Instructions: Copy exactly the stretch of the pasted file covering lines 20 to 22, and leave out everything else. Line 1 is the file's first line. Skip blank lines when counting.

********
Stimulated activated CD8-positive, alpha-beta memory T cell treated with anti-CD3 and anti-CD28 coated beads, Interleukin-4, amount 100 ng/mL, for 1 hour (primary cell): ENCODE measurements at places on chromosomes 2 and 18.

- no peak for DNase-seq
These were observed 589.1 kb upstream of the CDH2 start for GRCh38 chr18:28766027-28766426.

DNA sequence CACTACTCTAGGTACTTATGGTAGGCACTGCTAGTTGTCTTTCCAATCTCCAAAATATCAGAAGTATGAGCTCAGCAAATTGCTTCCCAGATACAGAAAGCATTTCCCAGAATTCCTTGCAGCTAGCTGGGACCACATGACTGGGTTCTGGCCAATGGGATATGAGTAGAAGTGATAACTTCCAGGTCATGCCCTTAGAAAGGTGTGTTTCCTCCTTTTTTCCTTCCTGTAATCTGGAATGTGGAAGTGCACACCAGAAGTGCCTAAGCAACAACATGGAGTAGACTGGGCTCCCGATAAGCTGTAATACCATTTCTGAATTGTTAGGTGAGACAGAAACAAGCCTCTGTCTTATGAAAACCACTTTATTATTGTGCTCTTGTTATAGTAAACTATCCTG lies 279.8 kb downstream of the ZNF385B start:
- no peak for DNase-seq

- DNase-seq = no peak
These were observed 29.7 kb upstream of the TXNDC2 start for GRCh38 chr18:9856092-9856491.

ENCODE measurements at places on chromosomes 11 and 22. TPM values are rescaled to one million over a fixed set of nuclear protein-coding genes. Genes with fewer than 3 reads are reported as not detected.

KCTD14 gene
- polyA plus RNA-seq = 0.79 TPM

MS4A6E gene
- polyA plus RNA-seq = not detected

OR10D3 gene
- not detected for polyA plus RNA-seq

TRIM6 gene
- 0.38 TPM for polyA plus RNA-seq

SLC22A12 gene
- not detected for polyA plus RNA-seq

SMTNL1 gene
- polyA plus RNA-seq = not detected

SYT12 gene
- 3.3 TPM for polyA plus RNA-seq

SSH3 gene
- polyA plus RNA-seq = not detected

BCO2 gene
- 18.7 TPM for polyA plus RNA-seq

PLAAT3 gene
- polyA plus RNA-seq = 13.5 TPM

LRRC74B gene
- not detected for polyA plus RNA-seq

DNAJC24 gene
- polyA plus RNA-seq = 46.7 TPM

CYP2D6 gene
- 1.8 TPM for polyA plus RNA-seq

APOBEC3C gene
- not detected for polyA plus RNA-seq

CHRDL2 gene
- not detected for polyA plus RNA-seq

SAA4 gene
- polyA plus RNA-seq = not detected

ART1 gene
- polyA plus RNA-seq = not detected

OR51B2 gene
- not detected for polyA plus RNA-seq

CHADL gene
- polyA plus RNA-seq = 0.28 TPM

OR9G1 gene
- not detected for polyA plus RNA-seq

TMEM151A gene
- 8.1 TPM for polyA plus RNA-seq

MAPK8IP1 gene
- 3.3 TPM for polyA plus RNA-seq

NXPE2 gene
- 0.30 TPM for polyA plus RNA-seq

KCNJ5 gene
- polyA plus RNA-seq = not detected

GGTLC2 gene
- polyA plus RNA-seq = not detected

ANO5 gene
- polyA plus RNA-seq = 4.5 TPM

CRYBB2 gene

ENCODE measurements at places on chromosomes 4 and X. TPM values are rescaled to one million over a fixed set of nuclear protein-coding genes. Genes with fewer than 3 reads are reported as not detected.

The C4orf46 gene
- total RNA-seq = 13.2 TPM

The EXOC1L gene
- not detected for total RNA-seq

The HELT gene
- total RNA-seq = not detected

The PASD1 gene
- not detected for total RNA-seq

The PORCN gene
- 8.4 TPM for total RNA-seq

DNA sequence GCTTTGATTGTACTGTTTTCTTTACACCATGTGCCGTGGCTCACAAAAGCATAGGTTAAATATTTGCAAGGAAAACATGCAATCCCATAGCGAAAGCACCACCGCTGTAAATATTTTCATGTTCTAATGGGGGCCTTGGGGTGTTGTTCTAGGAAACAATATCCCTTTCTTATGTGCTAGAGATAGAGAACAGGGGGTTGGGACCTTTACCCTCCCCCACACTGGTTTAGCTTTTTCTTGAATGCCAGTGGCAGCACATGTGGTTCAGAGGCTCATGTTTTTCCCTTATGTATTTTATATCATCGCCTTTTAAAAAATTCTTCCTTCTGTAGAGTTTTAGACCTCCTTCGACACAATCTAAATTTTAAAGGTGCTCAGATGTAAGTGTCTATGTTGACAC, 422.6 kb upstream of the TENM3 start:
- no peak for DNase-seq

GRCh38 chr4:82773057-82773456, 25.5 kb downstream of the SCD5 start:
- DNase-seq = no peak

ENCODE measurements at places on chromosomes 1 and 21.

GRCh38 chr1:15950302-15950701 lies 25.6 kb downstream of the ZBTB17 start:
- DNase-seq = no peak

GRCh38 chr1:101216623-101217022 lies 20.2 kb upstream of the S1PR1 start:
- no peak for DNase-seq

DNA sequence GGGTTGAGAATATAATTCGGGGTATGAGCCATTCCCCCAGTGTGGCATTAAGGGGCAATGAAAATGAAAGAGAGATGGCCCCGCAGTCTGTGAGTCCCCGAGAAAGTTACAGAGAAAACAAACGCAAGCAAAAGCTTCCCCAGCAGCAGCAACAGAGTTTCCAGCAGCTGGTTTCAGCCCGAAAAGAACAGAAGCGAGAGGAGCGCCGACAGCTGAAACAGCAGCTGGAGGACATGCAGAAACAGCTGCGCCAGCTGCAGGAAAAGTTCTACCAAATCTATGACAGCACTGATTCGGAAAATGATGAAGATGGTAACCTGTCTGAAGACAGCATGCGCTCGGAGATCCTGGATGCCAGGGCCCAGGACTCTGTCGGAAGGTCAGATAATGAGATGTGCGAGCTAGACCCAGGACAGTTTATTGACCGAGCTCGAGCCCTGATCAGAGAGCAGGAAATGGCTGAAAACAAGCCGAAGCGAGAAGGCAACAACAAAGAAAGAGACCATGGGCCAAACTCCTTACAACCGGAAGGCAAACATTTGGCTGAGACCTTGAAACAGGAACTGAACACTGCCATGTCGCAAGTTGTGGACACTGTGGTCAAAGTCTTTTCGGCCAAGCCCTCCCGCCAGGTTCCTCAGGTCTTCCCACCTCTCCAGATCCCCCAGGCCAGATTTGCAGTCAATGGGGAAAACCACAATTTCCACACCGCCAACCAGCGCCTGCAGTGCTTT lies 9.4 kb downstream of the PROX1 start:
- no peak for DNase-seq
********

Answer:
- polyA plus RNA-seq = not detected

SYT12 gene
- 3.3 TPM for polyA plus RNA-seq